Information security is a dynamic field, with the threat landscape and defense technologies changing on a weekly, if not daily, basis. One day APTs are the big problem, and the next it’s ransomware. This fluid environment makes it difficult for defenders and response teams to know what to do and who to call when things go south.
Perhaps there’s no place that’s more true than in the federal government, a fact that President Obama acknowledged tacitly on Tuesday when he released a new Presidential Policy Directive that spells exactly which agencies are in charge of what when there’s a major security incident. This is the first time that a president has specified who should do what and with whom when there’s a big compromise or data breach, and it’s an important step for the federal government.
The directive says that the FBI will be the lead investigative agency for threat response, and that DHS will handle so-called “asset response” activities. In plain English, that means that the FBI will do what it does best--investigation of crimes--and DHS will deal with the compromised assets that were part of an attack. The Office of Director of National Intelligence will also play a part, supporting these efforts with intelligence gathering and distribution.
“In view of the fact that significant cyber incidents will often involve at least the possibility of a nation-state actor or have some other national security nexus, the Department of Justice, acting through the Federal Bureau of Investigation and the National Cyber Investigative Joint Task Force, shall be the Federal lead agency for threat response activities,” the directive says.
Designating the FBI as the lead agency for investigation of security incidents is a key move for Obama, and it’s one that’s long overdue. For decades now, it’s been unclear which agency was in charge when things went wrong, although the FBI has been seen as the de facto power in this situation. As the top federal law enforcement agency, the FBI takes charge of federal investigations, and that’s come to include cyber attacks that threaten national security. But it’s never been explicitly laid out before, so private sector organizations that were victims of major breaches were never sure which agency to contact.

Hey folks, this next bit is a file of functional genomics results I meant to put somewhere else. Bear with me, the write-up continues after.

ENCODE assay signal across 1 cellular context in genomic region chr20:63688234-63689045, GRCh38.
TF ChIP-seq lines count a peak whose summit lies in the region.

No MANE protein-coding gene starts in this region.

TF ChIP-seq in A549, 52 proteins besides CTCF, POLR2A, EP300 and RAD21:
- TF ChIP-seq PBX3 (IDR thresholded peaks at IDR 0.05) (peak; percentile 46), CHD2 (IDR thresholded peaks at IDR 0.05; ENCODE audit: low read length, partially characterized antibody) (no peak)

That changes with this directive. The FBI and DHS now are the go-to agencies for investigation and response, respectively. That will help both federal agencies and private sector organizations know where to go if they’re attacked. The directive also emphasizes that the key to defeating cyber attacks is coordination and cooperation among government and private sector organizations.
“While the vast majority of cyber incidents can be handled through existing policies, certain cyber incidents that have significant impacts on an entity, our national security, or the broader economy require a unique approach to response efforts. These significant cyber incidents demand unity of effort within the Federal Government and especially close coordination between the public and private sectors,” the directive says.
While the directive offers plenty of detail about who’s responsible for what when it comes to cyber attacks, the thing that is conspicuously absent is how the government plans to respond to attacks. The Obama administration has followed the lead of the Bush administration before it in hinting vaguely about offensive responses to cyber attacks. But it has never spelled out what a response might look like and what might trigger it. That likely will never happen, as it’s counterproductive. But it’s safe to assume that the government has such a plan in place and probably already has used it.
Either way, having an explicit plan for response to major cyber incidents is a big step forward for the U.S. government, if a little bit late.